By Rene Hendrikse, VP EMEA, Mitek
Compliance teams are no longer the same as they used to be – they are now considered the third most-stressful City job, after investment bankers and traders. The combination of the financial crisis, Brexit and cybercrime has resulted in a high-stress profession, with constant roadblocks in the way of success. As regulatory pressure intensifies and personal liability mounts, compliance officers are under increased pressure to do the right thing every time, personally and professionally.
The stakes are rising. Mitek’s latest research, The Cost of Compliance and How to Reduce It, shows that a typical European bank, serving 10 million customers, could save up to 40% or €10 million annually and avoid growing fines by the regulator, by implementing technology to improve the “Know Your Customer” (KYC) processes.
KYC: why the fuss?
E-commerce is continuing to grow worldwide, with revenues predicted to show an annual growth rate of 10.4%, according to Statista. As more people move towards these digital channels, it is essential for KYC requirements to be in place to counter criminal activity, prevent fraud and ultimately protect society.
So why is getting KYC right so difficult? To know your customer, you need to guide them through a process that both establishes and verifies their identity. This could involve using identity documents and background data sources to establish who the customer claims to be, followed by steps to confirm the customer is the same person.
For some customers, this may mean bringing in their passports and using credit bureaux data. However, this doesn’t work for all customers, particularly for those without an established credit history, good address evidence, and beneficial owners in other countries.
Making ends meet: the current situation
Meeting KYC requirements involves employing a range of measures, but far too often banks and other financial services providers are relying on sub-optimal manual processes to do so. These manual processes are costly to operate, time consuming and cumbersome for the customer.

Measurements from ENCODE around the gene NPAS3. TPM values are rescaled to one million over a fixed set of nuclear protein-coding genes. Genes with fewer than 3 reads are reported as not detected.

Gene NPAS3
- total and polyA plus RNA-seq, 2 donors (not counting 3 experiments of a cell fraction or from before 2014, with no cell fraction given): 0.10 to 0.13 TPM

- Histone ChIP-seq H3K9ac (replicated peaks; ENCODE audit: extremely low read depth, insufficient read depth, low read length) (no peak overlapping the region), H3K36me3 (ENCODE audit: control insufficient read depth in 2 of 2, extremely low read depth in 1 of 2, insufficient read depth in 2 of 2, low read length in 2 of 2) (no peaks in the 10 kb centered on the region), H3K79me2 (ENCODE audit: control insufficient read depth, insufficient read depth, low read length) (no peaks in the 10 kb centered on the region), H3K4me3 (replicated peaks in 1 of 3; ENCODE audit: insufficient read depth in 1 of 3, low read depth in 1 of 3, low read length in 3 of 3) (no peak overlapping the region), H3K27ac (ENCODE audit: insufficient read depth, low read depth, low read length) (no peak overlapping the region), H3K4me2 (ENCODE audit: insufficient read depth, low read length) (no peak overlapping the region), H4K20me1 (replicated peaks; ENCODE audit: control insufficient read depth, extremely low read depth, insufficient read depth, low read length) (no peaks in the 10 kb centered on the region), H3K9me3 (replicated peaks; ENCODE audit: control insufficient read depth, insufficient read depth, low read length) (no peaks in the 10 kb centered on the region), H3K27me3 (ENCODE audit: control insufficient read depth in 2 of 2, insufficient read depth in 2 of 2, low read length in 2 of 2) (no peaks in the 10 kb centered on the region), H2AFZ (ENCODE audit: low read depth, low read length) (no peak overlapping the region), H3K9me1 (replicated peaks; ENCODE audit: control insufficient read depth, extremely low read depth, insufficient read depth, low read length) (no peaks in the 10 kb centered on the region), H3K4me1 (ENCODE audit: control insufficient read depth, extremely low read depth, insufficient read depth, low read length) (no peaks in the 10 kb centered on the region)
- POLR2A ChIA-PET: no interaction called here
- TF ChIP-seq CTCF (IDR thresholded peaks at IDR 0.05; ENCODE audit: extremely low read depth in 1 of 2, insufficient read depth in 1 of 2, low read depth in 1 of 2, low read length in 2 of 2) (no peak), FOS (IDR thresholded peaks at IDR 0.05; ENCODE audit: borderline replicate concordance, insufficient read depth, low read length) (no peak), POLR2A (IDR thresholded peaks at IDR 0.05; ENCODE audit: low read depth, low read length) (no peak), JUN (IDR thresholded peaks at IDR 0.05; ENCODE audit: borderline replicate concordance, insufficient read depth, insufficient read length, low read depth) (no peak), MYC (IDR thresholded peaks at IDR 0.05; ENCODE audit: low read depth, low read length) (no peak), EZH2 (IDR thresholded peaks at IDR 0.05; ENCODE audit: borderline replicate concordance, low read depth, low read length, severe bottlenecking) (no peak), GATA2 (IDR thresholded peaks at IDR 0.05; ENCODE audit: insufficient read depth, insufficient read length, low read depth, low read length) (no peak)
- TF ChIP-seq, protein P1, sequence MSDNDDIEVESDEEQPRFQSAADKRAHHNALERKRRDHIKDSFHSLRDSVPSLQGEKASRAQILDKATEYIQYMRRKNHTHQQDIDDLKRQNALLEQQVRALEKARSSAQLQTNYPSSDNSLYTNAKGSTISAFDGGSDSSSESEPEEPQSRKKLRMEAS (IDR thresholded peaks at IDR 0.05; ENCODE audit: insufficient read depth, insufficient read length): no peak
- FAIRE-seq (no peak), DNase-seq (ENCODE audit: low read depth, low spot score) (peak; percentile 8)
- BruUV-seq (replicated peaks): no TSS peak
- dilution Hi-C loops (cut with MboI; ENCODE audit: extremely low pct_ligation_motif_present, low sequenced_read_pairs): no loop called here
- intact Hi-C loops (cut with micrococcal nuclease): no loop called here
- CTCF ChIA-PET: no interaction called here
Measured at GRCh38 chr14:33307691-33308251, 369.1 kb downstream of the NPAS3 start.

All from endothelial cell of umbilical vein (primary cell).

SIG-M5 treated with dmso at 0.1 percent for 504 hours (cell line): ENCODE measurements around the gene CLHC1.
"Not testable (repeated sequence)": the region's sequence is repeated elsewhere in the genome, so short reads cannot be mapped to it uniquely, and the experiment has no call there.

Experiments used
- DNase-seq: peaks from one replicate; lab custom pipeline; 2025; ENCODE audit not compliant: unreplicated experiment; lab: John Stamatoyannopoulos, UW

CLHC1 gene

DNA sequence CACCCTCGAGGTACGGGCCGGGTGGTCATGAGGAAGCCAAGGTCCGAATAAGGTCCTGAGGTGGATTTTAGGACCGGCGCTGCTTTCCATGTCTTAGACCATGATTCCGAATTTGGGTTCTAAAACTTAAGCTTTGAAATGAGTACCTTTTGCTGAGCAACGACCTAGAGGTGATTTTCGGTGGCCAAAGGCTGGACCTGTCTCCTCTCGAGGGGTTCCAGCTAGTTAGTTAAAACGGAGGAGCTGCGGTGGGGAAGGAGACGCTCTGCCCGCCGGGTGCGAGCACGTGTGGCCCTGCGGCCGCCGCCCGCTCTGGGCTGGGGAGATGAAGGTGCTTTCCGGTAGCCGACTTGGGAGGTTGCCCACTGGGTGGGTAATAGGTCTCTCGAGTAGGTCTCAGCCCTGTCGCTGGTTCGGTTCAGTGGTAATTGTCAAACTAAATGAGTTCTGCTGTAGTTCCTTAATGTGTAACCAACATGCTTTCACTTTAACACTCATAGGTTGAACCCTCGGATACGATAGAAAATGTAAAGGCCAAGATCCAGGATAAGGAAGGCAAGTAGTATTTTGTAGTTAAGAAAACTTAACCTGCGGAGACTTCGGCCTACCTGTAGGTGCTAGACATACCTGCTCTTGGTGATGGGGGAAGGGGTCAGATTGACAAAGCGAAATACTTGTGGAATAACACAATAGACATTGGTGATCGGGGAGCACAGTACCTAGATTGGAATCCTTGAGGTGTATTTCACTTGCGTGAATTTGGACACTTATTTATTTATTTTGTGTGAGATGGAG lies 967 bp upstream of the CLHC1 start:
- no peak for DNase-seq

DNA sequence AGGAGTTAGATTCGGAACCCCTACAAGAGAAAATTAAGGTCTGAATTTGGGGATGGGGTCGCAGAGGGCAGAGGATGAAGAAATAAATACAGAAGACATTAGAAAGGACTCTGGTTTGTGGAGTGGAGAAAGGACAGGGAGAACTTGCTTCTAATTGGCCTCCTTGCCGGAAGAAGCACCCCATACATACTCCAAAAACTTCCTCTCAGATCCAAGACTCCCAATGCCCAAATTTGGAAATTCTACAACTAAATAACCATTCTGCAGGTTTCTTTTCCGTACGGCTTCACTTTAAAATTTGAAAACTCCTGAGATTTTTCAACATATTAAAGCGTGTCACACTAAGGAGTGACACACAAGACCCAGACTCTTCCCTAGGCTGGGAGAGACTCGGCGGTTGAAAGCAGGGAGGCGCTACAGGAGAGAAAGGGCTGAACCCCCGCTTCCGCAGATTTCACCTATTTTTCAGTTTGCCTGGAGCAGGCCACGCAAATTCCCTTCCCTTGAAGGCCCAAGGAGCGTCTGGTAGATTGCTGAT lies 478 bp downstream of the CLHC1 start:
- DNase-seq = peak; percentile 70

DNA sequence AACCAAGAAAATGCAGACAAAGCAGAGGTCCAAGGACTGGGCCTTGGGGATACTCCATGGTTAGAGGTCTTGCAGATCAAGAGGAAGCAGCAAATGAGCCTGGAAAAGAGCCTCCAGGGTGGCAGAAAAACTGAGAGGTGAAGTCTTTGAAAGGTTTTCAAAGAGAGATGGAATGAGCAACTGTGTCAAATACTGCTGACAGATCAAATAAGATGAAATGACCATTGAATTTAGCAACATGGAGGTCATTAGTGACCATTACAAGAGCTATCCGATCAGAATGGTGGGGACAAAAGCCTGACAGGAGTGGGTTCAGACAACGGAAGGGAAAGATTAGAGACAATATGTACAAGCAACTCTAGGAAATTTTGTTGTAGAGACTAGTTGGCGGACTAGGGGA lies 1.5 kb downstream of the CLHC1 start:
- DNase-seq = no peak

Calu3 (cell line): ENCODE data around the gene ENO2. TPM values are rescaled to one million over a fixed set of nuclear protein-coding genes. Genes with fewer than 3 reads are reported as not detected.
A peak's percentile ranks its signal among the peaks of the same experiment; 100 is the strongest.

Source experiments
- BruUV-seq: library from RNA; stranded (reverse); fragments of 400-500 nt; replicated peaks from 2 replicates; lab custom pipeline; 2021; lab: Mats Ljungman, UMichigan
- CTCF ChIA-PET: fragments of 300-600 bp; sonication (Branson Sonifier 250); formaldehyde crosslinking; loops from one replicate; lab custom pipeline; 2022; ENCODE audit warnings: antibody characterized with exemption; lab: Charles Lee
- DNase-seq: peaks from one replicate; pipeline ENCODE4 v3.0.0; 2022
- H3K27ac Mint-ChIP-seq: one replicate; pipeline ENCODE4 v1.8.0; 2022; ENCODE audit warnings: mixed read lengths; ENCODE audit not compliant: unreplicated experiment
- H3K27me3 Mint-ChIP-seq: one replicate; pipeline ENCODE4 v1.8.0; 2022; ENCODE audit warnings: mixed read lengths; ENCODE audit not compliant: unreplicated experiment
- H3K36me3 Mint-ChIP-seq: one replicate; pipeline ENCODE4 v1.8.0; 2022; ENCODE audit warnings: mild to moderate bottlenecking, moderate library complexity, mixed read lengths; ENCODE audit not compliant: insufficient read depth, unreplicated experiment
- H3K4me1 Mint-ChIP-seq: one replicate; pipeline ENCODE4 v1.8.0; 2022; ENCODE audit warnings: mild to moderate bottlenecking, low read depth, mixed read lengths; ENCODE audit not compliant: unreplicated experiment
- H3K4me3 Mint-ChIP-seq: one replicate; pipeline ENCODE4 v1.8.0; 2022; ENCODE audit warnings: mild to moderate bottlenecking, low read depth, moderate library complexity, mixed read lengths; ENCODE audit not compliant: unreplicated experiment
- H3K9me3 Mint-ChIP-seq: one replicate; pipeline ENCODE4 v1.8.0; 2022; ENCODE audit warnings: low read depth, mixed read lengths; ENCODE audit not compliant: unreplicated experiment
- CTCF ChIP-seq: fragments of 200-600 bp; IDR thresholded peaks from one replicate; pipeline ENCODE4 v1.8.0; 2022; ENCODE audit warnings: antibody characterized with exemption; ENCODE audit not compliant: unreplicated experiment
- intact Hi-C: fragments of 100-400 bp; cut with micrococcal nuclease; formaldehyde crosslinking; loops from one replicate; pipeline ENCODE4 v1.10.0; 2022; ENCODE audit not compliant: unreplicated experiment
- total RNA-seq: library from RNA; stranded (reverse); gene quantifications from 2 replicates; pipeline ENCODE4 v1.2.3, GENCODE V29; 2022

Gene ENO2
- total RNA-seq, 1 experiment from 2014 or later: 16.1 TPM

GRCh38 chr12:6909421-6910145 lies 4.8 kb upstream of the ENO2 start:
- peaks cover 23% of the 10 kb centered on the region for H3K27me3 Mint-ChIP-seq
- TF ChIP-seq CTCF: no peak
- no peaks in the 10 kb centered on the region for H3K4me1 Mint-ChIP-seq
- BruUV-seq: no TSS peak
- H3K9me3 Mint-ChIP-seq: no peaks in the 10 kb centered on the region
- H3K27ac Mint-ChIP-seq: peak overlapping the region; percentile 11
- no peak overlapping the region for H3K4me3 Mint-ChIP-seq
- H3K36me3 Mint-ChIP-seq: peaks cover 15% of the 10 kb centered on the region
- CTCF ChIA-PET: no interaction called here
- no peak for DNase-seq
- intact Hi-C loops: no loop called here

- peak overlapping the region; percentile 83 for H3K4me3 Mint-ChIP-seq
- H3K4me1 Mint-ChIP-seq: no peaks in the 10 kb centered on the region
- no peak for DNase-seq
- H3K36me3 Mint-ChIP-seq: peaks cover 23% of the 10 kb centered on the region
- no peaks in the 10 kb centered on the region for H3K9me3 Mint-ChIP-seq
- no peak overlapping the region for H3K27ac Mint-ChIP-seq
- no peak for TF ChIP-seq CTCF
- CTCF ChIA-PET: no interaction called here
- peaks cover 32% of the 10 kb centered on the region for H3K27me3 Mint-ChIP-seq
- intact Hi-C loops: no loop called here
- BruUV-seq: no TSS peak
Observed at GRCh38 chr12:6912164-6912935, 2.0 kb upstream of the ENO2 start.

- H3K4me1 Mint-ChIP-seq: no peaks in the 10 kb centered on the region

The operational cost to meet KYC requirements is no small figure, with our research reporting that for a bank with 10 million customers, a KYC programme will cost up to €25 million. But the costs associated with KYC are never this simple. Every institution is up against its own unique challenges, but broadly speaking, the costs from KYC come down to the following: internal and external costs, fines and lost opportunity costs.
Internal costs include the KYC processes themselves, all the activities required to ensure the bank remains compliant, and employing compliance staff. External costs refer to sourcing the availability of credit data.
While complying with KYC processes is one thing, getting them wrong is another altogether.
With tightened regulations such as the new EU Anti-Money Laundering (AML4/5) and Counter-Terrorist Financing (CTF) coming into effect, non-compliance fines could end up costing the average bank €3.5 million.
The problem is a real and costly one, especially when things go wrong. Just in 2019 alone, the total amount of fines the U.K. Financial Conduct Authority issued added up to almost £400 (€474) million, with large institutions such as Deutsche Bank and Goldman Sachs demonstrating how easy it can be to slip up.
Yet, it’s more than the financial and business costs alone. Recently, Which? found that banks were shifting responsibility onto customers to avoid fraud costs, some of which could likely have been avoided in the first place with stringent and seamless KYC processes in place. Banks should be spending however much it costs to reimburse fraud victims, especially if the fraud could have been avoided. However, the damage to their reputation and customer loyalty is even worse.